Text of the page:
Water Penetration of Masonry Chimneys

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Are you completely at a loss when it comes to your chimney? I don’t mean this question to be offensive, but how often do you really think about your chimney? How much do you know about it and how often do you take it for granted? Sure you may know that it gets rid of all your smoke and other gases from your fireplace, but if that is the extent of your thoughts toward it then you could end up being in a lot of trouble.

Far too often, chimneys are neglected to the point that they are so badly damaged they have become severely dangerous. And yet, people still don’t care as much as they should. It only seems to matter, when water begins to get in, starts interrupted their daily living and providing inconvenience that some people take the time to find out what is causing this horrendous leak in their basement. Let us start with the masonry chimney standing broken yet erect above their shingled roof.

Masonry chimneys are made up of a variety of different materials including brick, mortar, concrete, stone, steel and cast iron. All these materials are very solid and yet they all are incredibly susceptible to constant water exposure. It being battered by the elements all the time, it is no wonder, so much damage is done.

Most of these materials are also quite absorbent to water as well and especially water that freezes and then thaws. Thawed water expands, which can put plenty of stress on the materials causing it to break down over time. Even if you have a stone chimney (not water absorbent) you can be at risk as they often require large amounts of mortar (very water absorbent) to keep them glued together.

All this said, it is essential, if you have a masonry chimney that it is waterproofed in some way. Once the water leaks into your chimney it can do great damage including:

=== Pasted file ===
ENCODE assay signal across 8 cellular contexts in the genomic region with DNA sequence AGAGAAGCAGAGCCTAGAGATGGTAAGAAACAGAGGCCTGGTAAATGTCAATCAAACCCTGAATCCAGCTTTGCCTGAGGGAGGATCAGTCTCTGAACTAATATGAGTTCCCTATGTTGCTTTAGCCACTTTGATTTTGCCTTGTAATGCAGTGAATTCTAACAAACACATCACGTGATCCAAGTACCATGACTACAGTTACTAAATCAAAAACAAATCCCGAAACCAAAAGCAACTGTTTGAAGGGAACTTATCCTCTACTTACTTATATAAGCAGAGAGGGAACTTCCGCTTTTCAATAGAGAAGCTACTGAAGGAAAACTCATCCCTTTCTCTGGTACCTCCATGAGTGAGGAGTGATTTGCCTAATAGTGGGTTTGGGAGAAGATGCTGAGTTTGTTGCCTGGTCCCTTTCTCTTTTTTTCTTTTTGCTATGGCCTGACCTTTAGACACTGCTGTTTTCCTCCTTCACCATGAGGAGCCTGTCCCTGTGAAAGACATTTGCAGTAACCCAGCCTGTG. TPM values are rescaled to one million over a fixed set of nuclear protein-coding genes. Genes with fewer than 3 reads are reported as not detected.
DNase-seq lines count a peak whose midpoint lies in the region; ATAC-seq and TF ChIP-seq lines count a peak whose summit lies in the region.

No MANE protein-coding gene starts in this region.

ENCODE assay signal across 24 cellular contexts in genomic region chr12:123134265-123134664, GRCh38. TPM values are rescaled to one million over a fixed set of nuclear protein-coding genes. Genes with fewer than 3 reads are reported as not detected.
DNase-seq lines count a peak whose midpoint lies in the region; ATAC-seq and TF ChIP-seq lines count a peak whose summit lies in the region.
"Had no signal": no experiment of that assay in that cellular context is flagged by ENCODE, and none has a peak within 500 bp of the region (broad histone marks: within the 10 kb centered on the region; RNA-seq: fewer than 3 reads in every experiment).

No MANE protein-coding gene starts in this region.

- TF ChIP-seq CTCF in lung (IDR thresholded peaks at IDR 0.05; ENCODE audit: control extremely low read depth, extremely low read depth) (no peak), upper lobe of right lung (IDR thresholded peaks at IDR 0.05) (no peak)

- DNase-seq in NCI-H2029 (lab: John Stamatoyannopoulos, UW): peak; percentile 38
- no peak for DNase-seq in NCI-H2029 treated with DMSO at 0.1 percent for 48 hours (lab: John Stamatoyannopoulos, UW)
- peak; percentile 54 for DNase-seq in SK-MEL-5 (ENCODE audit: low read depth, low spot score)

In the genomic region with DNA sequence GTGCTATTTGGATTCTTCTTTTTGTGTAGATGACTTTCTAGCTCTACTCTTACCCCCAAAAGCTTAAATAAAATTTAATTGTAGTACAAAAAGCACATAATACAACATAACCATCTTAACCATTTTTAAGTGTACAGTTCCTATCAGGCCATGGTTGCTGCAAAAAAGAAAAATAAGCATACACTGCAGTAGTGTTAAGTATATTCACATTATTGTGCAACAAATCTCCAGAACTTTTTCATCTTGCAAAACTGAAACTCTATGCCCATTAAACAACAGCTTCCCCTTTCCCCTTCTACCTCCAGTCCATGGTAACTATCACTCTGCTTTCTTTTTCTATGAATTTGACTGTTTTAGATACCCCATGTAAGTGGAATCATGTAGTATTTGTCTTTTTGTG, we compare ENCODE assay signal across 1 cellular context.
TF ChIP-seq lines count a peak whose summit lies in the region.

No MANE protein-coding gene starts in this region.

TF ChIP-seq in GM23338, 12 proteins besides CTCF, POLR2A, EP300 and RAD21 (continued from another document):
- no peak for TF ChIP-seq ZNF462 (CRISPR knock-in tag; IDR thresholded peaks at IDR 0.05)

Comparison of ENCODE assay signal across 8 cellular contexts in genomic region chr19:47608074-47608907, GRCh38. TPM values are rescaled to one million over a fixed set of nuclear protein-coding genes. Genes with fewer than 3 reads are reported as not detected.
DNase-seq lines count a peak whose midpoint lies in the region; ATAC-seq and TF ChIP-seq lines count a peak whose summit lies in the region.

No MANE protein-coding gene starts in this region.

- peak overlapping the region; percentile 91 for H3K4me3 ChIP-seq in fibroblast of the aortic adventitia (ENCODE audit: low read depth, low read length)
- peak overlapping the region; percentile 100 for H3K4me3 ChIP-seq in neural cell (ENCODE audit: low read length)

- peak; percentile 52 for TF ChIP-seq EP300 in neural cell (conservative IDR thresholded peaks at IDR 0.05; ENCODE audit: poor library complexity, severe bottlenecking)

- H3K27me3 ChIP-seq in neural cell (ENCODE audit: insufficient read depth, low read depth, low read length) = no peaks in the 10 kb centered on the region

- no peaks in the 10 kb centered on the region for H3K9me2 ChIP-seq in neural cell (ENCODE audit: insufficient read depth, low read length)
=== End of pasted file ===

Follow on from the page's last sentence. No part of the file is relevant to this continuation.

• Rusted and Cracked Flue
  • Deteriorating fireplace parts
  • Stained chimney exterior
  • Stained ceilings and walls
  • Decaying mortar joints
  • Declining central heating system
  • Structural collapse of the chimney

If you’ve ever noticed a really bad smell in your home as well, it could very well be coming from your chimney where the water leaking in has mixed itself with the creosote buildup in your chimney flue. Needless to say, this is not very pleasant and if you are experiencing any of these highly unsafe effects, it is essential that you seek out professional help. Stopping the water from leaking into your chimney is essential, but to do so you must first find the source of the leak.

This may take some time and doing, but it will all be worth it. Whether it is a new chimney crown, a chimney cap, a completely new flue installation or simply a replacement of your chimney flashing, this is far too important to just ignore. Take my word for it and get your chimney fixed!

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